What makes Sharapova’s case even stronger is World Anti-Doping Agency’s (Wada) inconsistent and chaotic implementation of the ban on the drug. There is still no definite proof to suggest that the drug enhances a player’s performance and Sharapova remains as one of the relative few athletes to be suspended for its use. Wada also released an ambiguous statement regarding how long the drug stays in a human body, inflicting further damage to their shaky reputation.
Furthermore, the Court of Arbitration for Sport (CAS) reduced the initial two-year suspension to 15 months on the grounds that Sharapova was guilty of negligence, but wasn’t an “intentional doper”. CAS also asserted that anti-doping agencies should have provided clearer notice to athletes. Now that Sharapova has served her time, she deserves a fair shot at resuming her career.
The Russian couldn’t have picked a more favourable time for her return to the tour. The first few tournaments she will play are on her late-career favourite — clay courts.
Sharapova’s nemesis Serena Williams is out for the 2017 season due to her pregnancy, and her other potential rival Victoria Azarenka isn’t expected to make her return after giving birth before late July. Two-time Wimbledon champion Petra Kvitova is out due to a wrist surgery while Angelique Kerber, who held the World No 1 ranking till last week, hasn’t won a title in 2017 and is struggling with her form.
Sharapova isn’t going to have an easy time post-Stuttgart, and she will have to quickly become match fit if she harbours any ambitions of a swift climb up the rankings. She hasn’t played a proper match in the last 15 months, and the WTA boasts a handful of talented teenagers who are more than capable of handing the 30-year-old shock defeats.
But if Sharapova’s career is anything to go by, she must be relishing these new challenges and will be hungry to prove her point. Her training videos over the past year indicate that she is fit and raring to go.
The French Open and Wimbledon can afford to take a self-serving stand because they’re not dependent on names to sell tickets. Other tournaments aren’t so lucky. They need stars and, right now, Maria Sharapova is the biggest one they’ve got. To complain about this, as her peers have done, spits in the eye of the capitalistic enterprise that has made them millionaires. What other sport suspends players and then doesn’t let them back at the top level of the game? A baseball player gets kicked out for 50 games and he’s allowed to come back to his Major League team immediately. A football player sits four games for PEDs and doesn’t have to go play in a sandlot league in Ohio upon his return. The punishment is sitting out, not getting pushed down the ladder upon your return.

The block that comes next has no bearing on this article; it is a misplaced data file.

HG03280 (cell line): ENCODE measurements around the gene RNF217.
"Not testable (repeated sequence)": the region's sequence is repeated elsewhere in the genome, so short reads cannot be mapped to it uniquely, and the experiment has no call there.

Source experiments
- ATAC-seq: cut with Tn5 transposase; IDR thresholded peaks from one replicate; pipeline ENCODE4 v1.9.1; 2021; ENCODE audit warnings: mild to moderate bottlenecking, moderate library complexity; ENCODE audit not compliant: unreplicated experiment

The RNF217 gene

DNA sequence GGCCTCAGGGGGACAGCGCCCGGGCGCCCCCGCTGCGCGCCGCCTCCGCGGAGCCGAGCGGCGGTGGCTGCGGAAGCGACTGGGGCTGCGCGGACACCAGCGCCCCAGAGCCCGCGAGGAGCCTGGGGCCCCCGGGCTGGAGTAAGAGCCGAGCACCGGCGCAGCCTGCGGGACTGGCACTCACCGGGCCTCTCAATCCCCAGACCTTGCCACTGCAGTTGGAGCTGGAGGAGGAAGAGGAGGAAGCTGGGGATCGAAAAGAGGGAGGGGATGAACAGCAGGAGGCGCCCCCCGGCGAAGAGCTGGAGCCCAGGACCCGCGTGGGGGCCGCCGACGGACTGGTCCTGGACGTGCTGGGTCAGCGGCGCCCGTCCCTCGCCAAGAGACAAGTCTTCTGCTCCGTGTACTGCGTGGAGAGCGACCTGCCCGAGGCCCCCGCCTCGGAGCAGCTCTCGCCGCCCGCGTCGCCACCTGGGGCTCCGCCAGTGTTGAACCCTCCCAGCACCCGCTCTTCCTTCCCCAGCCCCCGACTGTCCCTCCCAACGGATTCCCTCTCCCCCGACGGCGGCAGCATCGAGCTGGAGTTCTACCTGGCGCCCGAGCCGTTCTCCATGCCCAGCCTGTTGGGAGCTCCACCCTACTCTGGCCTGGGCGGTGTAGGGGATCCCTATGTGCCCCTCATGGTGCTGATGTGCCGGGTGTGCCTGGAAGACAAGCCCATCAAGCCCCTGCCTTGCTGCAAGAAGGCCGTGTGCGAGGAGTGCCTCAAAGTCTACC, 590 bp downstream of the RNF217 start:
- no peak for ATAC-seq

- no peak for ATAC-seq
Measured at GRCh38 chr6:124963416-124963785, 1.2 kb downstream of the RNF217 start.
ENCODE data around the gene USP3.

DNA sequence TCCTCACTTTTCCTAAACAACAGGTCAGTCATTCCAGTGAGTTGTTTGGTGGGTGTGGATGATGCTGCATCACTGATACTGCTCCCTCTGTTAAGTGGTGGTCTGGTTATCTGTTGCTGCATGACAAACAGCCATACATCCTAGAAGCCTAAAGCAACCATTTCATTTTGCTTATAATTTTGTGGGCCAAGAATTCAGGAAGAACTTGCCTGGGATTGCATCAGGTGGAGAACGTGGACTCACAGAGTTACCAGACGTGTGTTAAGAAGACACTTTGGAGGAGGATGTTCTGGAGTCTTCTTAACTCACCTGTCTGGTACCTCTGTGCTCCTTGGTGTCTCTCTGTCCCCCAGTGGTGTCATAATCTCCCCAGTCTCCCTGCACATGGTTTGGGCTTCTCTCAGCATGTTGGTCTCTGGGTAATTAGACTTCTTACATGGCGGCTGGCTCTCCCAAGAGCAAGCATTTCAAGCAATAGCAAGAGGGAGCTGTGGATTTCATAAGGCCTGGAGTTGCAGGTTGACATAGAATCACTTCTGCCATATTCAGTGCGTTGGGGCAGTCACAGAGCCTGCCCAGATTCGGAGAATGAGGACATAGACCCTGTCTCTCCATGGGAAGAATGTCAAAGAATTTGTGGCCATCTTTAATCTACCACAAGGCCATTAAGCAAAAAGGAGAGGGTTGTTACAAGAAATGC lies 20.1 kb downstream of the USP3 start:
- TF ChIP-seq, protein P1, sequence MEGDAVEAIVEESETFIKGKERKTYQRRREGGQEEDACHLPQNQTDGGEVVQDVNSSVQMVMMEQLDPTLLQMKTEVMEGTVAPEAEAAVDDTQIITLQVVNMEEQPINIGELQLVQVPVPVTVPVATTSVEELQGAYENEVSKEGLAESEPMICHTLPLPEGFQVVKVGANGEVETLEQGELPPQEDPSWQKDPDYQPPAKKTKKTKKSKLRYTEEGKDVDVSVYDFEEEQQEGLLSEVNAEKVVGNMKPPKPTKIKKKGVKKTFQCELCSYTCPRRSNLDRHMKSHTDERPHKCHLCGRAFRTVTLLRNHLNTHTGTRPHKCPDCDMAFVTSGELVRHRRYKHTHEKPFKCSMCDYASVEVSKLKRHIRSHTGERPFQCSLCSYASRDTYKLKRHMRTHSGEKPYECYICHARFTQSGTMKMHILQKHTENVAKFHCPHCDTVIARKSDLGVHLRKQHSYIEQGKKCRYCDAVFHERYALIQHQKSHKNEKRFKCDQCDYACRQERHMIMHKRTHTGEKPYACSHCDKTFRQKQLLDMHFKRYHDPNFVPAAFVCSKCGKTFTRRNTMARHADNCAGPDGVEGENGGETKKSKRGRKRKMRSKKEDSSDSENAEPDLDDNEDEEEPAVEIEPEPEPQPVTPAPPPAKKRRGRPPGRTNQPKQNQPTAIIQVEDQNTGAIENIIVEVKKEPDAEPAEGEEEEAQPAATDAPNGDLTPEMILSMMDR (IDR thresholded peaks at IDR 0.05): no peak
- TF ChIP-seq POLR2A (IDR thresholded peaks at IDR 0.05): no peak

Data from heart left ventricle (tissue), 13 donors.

People in the middle of the argument say Sharapova should go halfway and only accept wild cards into qualifying, thus ensuring she’d have to earn her way into the main draw. This would win her goodwill, it’s argued. And maybe that’s the fairer path but isn’t a wild card into the qualification round just as unfair as the qualification into the main tournament? She didn’t earn either, right?
Billie Jean King, otherwise such an admirable figure, has been a particular supporter, inviting her to play in a charity exhibition with John McEnroe and Martina Navratilova, in the middle of the ban. Only this month the official Twitter feed of the US Open was enthusing about her imminent return, as if she had done nothing more than suffer an injury.
And the show must go on
Stuttgart marked the start of three wildcard appearances – the others will be at the Madrid and Italian Opens – with debate raging about whether doping cheats should be allowed a leg-up on their return. Wimbledon are said to be inclined against giving her a privileged entry, but if she gets off to a flying start it is possible that she will earn her way in. One thing it will not be is dull – and that is one of the few virtues to emerge from this malignant saga.
Logic is immaterial. This is a specialized reaction for a locker room outcast. If someone else on the WTA were coming back from getting railroaded by doping and tennis officials, they’d be welcomed with open arms. Instead, Sharapova is the villain for having the audacity to reap the rewards of her fame and start on the faster track back to the top of the sport. But once she’s in the draw, it’s up to Maria Sharapova to win matches, earn points and get back to the top of the game. Wild cards can only do so much. Depends on your tennis orientation – either welcome her back or keep cribbing of she being a cheat.
Though not inconspicuously, Sharapova has served her sentence. It’s not correct, that she should be further obstructed on her return; such decisions are the domain of tournament organizers and how many bums on seats they seek.